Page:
silence violent voices of opposition

     whip advocates into a frenzy

     fill us with memories of times when we felt closer to you

     and love us anyway

          as we were

          as we are

          as we are becoming

          as we wish we could be in a safer time and place

          as you know us

          as we seek to know ourselves.

Remind us of the victories our ancestors won,

     with their storytelling and coming out,

     with their lobbying and work from the inside,

     with bricks and sugar shakers thrown through windows of oppression

Help us to live and act with bravery,

     working within and without,

     educating ourselves and those around us,

     so that we can do the work generations to come need us to do.

Stir up our hearts,

     so that we always remain on our tiptoes

     looking for additional ways

     we can remove the barriers unjustly placed in front of our LGBTQ kin,

     especially those embodying multiple intersectional identities.

Make us plumbers,

     capable of unclogging all the places

     where the ever-flowing stream of justice has been dammed up or clogged.

Shepherding God,

Be palpably present with us when we dance,


                                                                      and enjoy the sensations

                                                                            of the creation you declare good.



Cole Arthur Riley 

In the words of poet and writer, Cole Arthur Riley:

“For those who were taught to hate their queerness:

For those who still have to hide to be safe:

If you still haven’t said it out loud:

If you already know your beauty:

God is proud of you.

God is proud of you.”

Murray will now be leading us in a scripture reading

Ephesians 3:16-19 (New Living Translations) 

16 I pray that out of God’s glorious riches that God may strengthen you with power through God’s Spirit in your inner being,

17 so that Christ may dwell in your hearts through faith. And I pray that you, being rooted and established in love,

18 may have power, together with all the Lord’s holy people, to grasp how wide and long and high and deep is the love of Christ,

19 and to know this love that surpasses knowledge—that you may be filled to the measure of all the fullness of God.

The love of God is abundant, multi-dimensional, and it is what has given you – your fullness, wholeness and uniqueness. God is so proud of who you are. 

Breathe with me two times,

Inhale: God is proud of me.

Exhale:  God is proud of me. (2x)

Now Lee is going to lead us in a time of communion.


We will now move to a time of communion. 

Where we give thanks for the presence of God  – God’s presence that is not at a distance –  but intimately in our lives – as intimately as our own flesh/skin.

God gifted us with bodies and through them we come to know God:

Through touch.

Through taste.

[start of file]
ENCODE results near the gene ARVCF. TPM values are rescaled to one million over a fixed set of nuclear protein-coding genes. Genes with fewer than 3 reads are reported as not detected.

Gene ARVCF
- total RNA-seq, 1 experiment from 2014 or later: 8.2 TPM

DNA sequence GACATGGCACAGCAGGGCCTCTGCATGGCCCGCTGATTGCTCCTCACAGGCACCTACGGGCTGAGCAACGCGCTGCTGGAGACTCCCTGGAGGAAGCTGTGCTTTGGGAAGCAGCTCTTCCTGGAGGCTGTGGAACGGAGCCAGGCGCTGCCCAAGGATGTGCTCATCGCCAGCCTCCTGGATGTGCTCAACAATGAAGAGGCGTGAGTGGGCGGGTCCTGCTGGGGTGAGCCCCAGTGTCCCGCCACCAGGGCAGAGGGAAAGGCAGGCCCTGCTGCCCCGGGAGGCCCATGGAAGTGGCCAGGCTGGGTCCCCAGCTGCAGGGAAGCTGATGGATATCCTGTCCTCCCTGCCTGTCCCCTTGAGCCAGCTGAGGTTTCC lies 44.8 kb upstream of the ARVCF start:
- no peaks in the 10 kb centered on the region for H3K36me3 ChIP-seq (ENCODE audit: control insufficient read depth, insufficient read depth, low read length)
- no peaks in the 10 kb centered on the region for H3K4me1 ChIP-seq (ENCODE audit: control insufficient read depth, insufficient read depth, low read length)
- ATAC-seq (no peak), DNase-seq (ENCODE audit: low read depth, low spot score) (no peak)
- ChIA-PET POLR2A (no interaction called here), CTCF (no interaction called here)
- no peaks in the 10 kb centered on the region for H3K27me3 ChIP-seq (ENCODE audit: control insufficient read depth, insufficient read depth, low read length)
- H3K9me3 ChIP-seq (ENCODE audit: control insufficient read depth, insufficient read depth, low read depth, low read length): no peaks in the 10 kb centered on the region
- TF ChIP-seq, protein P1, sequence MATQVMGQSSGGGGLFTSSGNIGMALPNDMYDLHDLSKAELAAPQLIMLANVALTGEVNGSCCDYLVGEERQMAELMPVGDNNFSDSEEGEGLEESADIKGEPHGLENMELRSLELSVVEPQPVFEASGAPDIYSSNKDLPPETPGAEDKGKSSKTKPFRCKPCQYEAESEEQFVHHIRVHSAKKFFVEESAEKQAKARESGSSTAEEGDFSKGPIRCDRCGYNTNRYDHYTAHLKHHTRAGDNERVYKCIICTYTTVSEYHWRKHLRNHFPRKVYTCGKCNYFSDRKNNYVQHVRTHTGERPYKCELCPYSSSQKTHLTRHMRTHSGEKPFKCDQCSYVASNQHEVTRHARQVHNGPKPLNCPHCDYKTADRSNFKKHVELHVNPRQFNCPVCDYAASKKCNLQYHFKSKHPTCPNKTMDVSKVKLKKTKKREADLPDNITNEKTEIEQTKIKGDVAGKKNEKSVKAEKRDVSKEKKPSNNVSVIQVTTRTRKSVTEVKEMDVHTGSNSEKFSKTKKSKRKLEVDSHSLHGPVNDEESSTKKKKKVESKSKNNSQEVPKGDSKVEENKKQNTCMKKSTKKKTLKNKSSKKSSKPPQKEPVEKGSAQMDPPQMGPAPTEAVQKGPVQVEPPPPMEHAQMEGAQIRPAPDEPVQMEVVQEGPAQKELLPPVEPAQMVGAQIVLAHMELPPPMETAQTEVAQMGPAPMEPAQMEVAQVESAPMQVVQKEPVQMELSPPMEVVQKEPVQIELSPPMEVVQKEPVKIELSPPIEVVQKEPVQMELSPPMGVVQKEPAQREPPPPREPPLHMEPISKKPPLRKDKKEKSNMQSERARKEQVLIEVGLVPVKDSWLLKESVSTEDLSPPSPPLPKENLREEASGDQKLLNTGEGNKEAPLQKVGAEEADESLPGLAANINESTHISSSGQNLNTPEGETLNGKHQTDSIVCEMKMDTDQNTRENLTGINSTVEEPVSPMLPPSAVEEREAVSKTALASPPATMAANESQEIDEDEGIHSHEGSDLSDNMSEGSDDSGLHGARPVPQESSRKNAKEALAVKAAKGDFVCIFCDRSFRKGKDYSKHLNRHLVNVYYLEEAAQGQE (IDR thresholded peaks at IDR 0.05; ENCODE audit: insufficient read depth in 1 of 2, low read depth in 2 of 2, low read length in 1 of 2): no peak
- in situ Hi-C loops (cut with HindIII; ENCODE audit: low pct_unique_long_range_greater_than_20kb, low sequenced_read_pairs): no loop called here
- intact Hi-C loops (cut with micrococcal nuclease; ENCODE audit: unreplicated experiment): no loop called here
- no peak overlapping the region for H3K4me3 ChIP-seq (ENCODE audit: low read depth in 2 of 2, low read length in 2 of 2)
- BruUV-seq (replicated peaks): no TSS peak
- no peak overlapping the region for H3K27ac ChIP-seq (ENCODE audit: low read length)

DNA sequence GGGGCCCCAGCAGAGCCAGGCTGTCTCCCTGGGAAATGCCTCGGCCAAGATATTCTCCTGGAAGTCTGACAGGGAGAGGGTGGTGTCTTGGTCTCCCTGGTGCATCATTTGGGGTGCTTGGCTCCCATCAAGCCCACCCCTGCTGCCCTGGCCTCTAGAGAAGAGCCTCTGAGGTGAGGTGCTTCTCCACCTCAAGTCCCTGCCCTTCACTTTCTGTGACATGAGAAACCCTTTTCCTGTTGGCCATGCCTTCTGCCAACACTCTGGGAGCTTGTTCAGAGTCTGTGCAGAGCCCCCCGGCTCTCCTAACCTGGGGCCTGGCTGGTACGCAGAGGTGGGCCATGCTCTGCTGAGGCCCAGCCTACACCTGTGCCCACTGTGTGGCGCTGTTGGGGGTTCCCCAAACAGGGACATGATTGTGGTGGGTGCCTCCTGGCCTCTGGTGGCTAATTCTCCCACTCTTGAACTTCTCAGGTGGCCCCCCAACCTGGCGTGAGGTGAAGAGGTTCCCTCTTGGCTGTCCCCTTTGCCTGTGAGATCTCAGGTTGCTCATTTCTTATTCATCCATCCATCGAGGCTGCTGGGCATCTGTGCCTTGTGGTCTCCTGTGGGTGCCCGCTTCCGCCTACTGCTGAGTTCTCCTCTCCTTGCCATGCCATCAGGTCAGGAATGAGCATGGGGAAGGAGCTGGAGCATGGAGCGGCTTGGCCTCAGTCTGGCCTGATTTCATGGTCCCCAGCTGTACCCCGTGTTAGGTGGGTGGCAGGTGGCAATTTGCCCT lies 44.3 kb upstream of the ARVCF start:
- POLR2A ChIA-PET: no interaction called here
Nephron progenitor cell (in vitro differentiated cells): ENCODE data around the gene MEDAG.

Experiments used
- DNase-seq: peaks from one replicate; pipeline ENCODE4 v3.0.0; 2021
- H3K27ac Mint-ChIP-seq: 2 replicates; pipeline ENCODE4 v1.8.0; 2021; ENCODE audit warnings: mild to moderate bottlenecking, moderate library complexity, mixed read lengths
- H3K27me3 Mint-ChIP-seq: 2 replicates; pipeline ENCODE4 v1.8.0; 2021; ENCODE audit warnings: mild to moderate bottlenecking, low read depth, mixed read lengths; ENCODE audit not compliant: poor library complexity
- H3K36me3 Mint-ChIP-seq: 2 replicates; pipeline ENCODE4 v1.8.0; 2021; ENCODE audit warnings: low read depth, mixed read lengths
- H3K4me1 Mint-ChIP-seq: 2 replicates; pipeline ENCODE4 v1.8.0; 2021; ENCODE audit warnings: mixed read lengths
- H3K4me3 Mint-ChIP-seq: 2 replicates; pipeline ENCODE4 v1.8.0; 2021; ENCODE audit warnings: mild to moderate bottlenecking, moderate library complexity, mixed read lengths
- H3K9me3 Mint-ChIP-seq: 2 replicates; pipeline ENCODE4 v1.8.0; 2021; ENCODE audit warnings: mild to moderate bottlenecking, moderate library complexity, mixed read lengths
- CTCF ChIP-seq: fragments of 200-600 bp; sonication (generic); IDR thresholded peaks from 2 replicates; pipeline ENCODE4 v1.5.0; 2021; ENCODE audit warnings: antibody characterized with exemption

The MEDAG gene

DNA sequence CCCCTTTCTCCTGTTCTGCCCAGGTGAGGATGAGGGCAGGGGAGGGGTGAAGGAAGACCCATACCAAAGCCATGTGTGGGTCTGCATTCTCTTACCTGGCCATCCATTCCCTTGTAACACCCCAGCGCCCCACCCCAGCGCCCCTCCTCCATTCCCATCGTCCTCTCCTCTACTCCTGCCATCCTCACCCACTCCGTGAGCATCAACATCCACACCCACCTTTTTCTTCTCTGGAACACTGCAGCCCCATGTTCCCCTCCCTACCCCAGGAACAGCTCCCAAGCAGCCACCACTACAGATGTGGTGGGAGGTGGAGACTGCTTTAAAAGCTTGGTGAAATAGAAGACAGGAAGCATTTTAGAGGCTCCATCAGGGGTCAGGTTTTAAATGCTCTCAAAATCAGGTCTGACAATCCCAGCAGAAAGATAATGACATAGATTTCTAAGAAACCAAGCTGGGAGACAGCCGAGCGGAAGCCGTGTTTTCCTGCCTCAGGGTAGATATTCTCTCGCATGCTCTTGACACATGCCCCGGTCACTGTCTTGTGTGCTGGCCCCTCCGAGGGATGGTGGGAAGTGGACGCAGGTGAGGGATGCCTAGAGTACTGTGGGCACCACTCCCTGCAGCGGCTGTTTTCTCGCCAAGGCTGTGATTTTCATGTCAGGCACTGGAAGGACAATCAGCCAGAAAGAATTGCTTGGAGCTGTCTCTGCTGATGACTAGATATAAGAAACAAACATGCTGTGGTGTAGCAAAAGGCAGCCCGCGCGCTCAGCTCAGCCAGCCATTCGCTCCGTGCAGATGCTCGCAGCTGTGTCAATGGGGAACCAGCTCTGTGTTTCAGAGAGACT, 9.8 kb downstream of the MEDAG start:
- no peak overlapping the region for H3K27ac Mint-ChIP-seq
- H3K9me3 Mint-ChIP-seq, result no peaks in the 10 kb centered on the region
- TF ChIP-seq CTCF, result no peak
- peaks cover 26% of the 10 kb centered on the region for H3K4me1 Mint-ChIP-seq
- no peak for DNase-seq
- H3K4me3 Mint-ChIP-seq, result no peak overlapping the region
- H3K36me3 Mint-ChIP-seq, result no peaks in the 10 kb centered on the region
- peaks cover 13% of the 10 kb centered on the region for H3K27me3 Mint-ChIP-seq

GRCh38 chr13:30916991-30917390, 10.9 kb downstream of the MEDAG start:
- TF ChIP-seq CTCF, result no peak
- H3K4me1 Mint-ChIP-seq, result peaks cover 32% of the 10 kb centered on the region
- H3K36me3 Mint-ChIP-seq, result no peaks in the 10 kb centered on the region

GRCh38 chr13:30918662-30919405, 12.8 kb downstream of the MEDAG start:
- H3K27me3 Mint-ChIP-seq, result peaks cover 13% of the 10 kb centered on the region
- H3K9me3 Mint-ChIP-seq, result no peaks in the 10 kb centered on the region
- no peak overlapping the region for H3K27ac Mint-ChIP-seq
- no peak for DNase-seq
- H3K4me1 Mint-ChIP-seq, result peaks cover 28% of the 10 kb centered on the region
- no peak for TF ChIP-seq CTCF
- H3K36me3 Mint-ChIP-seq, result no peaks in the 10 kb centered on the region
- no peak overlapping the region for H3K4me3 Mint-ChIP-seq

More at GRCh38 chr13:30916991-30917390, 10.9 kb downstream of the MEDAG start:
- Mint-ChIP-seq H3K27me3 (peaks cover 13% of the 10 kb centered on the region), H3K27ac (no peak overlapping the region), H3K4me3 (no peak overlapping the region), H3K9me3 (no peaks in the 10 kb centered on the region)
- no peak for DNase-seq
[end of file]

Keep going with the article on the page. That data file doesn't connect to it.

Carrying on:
Through struggle.

Through rest.

In God’s love for us and for all creatures and creations, God took on skin like ours, entangling, forever, the Holy with our flesh. God showed us through the life, death, and resurrection of Jesus that we love through our bodies, we seek justice for bodies, we live out our faith in these bodies – not despite them.

Jesus took care and rest of his own body – he fed people, healed people, ate with people. 

He met the physical and spiritual needs of bodies.

And when his own body was threatened by political and religious execution, he turned to the Table. He sought, first, in his hour of need, to share in a meal with his friends.

On the night of his arrest, he gathered around a table with his companions.

He took bread, blessed it, broke it, gave it to his disciples and said,

“This is my body which is given for you.

Do this in remembrance of me.”

He did the same with the cup after the supper, saying,

“This cup that is poured out as a sign of the new covenant.”

A new way forward with love. 

The body of God was crucified.

And the body of God was resurrected.

Not only in spirit, but in flesh.

God has shown us that our bodies are good, holy, precious, and full of possibility.

Let me pray for us:  

Spirit of God, Come, bless this bread and this cup, so that we can encounter your presence as we touch, and we taste, and we feel. As we come to the table, may we become one body. And may we be relentless pursuers of your Kin-dom, until every body has its needs met, every body is recognized as beloved, and every body is treated with dignity and care. Amen.

Invitation to Communion

Right now, wherever you are, grab something to eat and drink as you are ready. 

Know that even digitally everyone is welcome to the table. There are no prerequisites at Reservoir for participating in communion. 

Come to the table. 

Closing Moment– Breath Prayer  

Inhale: God, you know my name.